The four organisational secretaries of the AL who are authorised to punish the wayward Chhatra Leaguers have also failed to perform their duties. It is indeed unbelievable that they have not even initiated an investigation into the murders that have taken place at different educational institutions. The BCL leadership has suspended some district level committees and expelled some of its members from the party, but these actions have hardly put a leash on the criminal elements of the party as some recent incidents of journalist bashing (at Rajshahi University) and thuggery (at Jahangirnagar University, Chittagong University, Rajshahi University, Rajshahi University of Engineering and Technology, Khulna University of Engineering and Technology and Dhaka College) suggest that criminalisation at a mass level has taken place in the party and drastic actions are needed to save the day.
It has been observed that some district level Awami League leaders and local MPs are giving shelters to the Chhatra League goons. It is time the government realises that it is treading on thin ice. The hooliganism of the BCL has tainted the image of the government and the party, which won the elections riding an electoral landslide only one and a half years ago, is gradually losing ground. During the electioneering, Sheikh Hasina promised to build a digital Bangladesh and her manifesto for change went down well with the electorate, especially with the first time voters. In the run up to the elections Sheikh Hasina had shown brinkmanship to steer her party through troubled waters.
She badly needs to rise up to the occasion again to save the country's student politics from criminals and she has to start the clean-up drive from her own fold. Dissolving the Central Committee of the BCL will not do, her government needs to identify the BCL-members behind the violence in the campuses and bring them before law. Since the restoration of democracy, the student organisations of subsequent government parties have indulged themselves in hooliganism and other criminal activities with impunity, it is time her government sets an example before the others by going after its corrupt and nefarious student leaders.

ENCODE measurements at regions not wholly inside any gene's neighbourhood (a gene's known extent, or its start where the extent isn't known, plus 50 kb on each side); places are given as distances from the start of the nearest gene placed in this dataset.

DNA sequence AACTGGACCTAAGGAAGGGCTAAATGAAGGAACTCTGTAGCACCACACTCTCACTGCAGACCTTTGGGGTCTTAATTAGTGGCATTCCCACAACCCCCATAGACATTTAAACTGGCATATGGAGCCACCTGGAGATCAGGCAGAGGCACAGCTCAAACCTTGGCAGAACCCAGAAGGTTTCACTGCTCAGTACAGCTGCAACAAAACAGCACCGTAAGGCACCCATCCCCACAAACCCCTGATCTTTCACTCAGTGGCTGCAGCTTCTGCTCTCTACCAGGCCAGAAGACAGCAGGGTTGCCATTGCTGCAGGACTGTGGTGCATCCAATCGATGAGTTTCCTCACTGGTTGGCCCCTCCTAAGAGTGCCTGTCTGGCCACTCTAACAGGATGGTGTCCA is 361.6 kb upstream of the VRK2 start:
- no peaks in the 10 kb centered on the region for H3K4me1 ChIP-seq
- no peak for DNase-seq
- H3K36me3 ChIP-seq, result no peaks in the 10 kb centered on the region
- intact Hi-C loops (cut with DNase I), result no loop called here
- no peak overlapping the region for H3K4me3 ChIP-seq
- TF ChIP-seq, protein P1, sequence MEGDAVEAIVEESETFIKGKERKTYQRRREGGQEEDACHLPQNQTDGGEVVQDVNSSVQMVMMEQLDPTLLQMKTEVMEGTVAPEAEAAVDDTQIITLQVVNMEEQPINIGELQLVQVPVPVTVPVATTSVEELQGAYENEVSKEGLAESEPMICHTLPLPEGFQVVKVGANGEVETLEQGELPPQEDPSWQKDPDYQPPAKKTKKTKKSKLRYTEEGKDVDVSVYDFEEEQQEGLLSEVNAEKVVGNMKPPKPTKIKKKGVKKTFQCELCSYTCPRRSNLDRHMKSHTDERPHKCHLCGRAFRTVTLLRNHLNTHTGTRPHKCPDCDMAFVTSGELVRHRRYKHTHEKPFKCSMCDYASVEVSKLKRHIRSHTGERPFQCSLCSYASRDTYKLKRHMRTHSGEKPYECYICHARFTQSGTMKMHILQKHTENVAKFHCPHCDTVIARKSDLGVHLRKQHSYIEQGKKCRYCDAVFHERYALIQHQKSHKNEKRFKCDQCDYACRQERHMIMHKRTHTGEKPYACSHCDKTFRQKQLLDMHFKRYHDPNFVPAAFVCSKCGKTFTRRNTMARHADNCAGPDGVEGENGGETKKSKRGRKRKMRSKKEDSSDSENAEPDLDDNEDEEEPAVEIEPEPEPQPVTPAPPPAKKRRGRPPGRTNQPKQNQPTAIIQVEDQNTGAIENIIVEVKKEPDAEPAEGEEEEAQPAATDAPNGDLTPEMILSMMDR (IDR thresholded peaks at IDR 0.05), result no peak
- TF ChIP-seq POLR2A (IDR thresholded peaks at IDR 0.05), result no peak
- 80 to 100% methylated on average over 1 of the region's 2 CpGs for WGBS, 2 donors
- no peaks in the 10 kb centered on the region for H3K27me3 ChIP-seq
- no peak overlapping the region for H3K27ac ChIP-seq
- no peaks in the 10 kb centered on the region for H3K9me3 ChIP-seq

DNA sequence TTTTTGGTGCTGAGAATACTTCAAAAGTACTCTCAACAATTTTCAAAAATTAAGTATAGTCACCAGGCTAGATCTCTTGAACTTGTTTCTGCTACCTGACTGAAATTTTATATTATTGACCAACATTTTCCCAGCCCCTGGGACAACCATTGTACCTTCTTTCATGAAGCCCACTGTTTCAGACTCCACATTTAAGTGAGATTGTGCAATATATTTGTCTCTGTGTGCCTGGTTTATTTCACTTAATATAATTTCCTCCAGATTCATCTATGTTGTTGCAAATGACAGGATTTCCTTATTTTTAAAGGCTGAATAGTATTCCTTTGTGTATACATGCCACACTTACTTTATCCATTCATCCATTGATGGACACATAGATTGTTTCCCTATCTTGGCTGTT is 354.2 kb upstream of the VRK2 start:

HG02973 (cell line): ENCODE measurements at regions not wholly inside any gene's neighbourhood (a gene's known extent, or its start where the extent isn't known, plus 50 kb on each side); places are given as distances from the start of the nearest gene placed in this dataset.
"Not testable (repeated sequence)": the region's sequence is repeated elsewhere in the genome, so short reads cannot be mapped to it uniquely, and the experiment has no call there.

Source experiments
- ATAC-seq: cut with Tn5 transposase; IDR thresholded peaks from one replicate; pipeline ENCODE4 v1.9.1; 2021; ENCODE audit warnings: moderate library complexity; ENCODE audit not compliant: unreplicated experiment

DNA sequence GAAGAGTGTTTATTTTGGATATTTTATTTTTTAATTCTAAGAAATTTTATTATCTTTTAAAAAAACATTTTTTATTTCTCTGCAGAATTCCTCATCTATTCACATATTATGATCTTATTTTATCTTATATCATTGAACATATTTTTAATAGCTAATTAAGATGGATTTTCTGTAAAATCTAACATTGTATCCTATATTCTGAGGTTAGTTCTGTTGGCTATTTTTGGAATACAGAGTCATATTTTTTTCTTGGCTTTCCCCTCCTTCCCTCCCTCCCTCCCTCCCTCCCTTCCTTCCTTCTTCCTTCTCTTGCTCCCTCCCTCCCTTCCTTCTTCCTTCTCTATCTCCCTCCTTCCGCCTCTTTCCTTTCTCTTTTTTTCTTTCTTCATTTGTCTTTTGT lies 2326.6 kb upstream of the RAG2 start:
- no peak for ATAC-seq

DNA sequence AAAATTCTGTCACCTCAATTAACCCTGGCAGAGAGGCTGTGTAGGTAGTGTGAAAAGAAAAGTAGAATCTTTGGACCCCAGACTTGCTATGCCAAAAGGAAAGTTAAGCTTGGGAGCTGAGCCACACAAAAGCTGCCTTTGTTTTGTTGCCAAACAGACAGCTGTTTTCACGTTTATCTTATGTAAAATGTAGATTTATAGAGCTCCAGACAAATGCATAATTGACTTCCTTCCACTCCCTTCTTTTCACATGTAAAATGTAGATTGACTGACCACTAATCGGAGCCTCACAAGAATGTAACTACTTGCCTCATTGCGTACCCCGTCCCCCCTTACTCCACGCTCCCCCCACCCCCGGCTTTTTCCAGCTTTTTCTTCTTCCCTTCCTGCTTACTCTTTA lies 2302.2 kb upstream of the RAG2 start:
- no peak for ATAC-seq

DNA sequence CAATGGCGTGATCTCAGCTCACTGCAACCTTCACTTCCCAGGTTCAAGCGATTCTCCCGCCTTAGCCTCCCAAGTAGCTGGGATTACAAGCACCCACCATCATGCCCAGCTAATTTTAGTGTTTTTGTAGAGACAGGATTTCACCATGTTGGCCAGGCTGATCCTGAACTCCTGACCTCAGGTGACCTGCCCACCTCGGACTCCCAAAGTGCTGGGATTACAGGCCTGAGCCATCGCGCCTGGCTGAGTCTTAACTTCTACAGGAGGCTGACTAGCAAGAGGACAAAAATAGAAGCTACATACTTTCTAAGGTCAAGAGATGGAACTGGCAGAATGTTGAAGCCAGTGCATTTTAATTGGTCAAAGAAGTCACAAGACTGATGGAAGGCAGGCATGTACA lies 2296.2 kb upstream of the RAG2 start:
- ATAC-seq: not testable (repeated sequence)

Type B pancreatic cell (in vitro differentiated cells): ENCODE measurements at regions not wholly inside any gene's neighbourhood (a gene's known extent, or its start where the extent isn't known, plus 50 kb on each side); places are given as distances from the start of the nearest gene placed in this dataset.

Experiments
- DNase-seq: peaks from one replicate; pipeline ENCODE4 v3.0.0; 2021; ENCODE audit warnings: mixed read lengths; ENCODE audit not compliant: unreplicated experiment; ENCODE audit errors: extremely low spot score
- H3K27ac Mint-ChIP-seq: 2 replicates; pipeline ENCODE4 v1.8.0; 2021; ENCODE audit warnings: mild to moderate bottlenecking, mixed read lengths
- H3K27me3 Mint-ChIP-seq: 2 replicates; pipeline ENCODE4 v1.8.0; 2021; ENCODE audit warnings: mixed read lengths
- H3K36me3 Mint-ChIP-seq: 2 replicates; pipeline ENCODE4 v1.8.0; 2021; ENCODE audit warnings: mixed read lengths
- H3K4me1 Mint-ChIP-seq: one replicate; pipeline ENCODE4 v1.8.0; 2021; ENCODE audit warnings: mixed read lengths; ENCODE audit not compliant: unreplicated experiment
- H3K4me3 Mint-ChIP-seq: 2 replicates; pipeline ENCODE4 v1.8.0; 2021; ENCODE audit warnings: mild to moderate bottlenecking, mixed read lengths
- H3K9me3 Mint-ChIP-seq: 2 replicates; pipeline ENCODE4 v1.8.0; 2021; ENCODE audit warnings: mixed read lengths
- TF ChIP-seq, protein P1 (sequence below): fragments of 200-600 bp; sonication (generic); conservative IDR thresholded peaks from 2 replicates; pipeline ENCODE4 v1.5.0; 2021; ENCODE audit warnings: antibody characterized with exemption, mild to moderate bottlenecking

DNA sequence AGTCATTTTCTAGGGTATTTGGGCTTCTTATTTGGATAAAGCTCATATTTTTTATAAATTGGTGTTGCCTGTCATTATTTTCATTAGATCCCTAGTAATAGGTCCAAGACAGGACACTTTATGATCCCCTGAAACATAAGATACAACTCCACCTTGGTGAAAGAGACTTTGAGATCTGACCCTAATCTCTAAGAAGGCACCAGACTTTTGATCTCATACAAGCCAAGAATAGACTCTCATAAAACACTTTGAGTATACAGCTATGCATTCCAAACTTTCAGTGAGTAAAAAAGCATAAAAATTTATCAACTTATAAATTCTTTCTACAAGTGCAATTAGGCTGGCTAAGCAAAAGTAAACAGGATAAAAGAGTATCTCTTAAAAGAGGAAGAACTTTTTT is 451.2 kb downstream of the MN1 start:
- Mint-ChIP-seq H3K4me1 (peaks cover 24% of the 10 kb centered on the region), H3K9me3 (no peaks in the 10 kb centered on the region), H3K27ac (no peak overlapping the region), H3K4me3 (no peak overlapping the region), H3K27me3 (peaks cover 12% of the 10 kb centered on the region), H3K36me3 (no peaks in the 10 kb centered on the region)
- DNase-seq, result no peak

Sheikh Hasina has promised change, and an opportunity lies before her to bring that about. She can declare a moratorium on student politics for two years in which all the major student bodies can soul search to come up with a set of honest, sincere and dedicated leadership. Electoral law stipulates that none of the political parties should have a political wing. This law has been violated most flagrantly by all the parties; the Awami League being the largest party in the parliament should come forward and sever all ties with the BCL. All the BCL leaders and activists who have committed crimes in the last one and a half years must be arrested and tried. The police need to pursue a zero tolerance policy on campus crimes, and they must be given a free hand when it comes to arresting and trying student-criminals.
There is little doubt that it will be a tough task to take, for the AL and the BCL share a relationship that is as old as the history of the Bengali nation's struggle for freedom. But through their hooliganism, some of the BCL leaders have proven that they have derailed far away from their goal--establishment of Bangabandhu Sheikh Mujib's golden Bangla. The BCL needs to be saved from BCL itself and to do that a moratorium on its activities is needed.
The government's performance on campus crime has so far been abysmal. There are reasons to believe that the government is not serious about punishing the BCL goons who have kept the educational lives of millions hostage. The change that Sheikh Hasina had so famously talked about has arrived at her doorstep. She just needs to make up her mind.
(R) thedailystar.net 2010